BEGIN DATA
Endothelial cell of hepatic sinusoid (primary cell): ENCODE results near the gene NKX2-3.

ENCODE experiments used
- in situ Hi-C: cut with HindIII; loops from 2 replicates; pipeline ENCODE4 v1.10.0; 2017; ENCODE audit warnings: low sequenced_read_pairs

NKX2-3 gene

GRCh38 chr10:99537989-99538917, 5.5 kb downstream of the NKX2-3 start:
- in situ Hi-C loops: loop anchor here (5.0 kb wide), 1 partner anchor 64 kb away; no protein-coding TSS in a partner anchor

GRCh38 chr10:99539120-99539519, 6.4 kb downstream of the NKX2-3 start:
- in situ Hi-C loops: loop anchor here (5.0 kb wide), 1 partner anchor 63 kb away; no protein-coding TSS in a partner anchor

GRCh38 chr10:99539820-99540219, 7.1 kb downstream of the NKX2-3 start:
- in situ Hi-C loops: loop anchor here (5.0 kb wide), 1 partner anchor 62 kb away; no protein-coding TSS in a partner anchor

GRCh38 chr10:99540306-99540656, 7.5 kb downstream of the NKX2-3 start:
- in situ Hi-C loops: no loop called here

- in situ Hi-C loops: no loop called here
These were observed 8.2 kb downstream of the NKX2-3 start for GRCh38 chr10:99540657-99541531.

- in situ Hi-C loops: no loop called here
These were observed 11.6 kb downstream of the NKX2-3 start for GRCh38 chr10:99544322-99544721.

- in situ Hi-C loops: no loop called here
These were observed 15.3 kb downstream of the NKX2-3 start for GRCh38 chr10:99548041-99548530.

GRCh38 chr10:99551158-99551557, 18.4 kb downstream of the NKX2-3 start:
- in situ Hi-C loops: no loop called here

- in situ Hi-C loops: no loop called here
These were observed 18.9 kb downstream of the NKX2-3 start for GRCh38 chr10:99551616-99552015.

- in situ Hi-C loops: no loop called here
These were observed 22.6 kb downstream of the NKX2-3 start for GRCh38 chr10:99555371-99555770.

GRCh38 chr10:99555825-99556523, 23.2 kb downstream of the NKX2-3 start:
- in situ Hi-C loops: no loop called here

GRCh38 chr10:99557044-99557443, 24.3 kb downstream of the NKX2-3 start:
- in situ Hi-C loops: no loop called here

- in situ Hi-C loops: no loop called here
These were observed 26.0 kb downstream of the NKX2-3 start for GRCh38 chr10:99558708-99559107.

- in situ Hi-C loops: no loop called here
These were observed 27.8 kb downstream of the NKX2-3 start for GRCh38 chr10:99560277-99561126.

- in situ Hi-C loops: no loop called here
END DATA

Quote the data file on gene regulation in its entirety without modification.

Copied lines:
Endothelial cell of hepatic sinusoid (primary cell): ENCODE results near the gene NKX2-3.

ENCODE experiments used
- in situ Hi-C: cut with HindIII; loops from 2 replicates; pipeline ENCODE4 v1.10.0; 2017; ENCODE audit warnings: low sequenced_read_pairs

NKX2-3 gene

GRCh38 chr10:99537989-99538917, 5.5 kb downstream of the NKX2-3 start:
- in situ Hi-C loops: loop anchor here (5.0 kb wide), 1 partner anchor 64 kb away; no protein-coding TSS in a partner anchor

GRCh38 chr10:99539120-99539519, 6.4 kb downstream of the NKX2-3 start:
- in situ Hi-C loops: loop anchor here (5.0 kb wide), 1 partner anchor 63 kb away; no protein-coding TSS in a partner anchor

GRCh38 chr10:99539820-99540219, 7.1 kb downstream of the NKX2-3 start:
- in situ Hi-C loops: loop anchor here (5.0 kb wide), 1 partner anchor 62 kb away; no protein-coding TSS in a partner anchor

GRCh38 chr10:99540306-99540656, 7.5 kb downstream of the NKX2-3 start:
- in situ Hi-C loops: no loop called here

- in situ Hi-C loops: no loop called here
These were observed 8.2 kb downstream of the NKX2-3 start for GRCh38 chr10:99540657-99541531.

- in situ Hi-C loops: no loop called here
These were observed 11.6 kb downstream of the NKX2-3 start for GRCh38 chr10:99544322-99544721.

- in situ Hi-C loops: no loop called here
These were observed 15.3 kb downstream of the NKX2-3 start for GRCh38 chr10:99548041-99548530.

GRCh38 chr10:99551158-99551557, 18.4 kb downstream of the NKX2-3 start:
- in situ Hi-C loops: no loop called here

- in situ Hi-C loops: no loop called here
These were observed 18.9 kb downstream of the NKX2-3 start for GRCh38 chr10:99551616-99552015.

- in situ Hi-C loops: no loop called here
These were observed 22.6 kb downstream of the NKX2-3 start for GRCh38 chr10:99555371-99555770.

GRCh38 chr10:99555825-99556523, 23.2 kb downstream of the NKX2-3 start:
- in situ Hi-C loops: no loop called here

GRCh38 chr10:99557044-99557443, 24.3 kb downstream of the NKX2-3 start:
- in situ Hi-C loops: no loop called here

- in situ Hi-C loops: no loop called here
These were observed 26.0 kb downstream of the NKX2-3 start for GRCh38 chr10:99558708-99559107.

- in situ Hi-C loops: no loop called here
These were observed 27.8 kb downstream of the NKX2-3 start for GRCh38 chr10:99560277-99561126.

- in situ Hi-C loops: no loop called here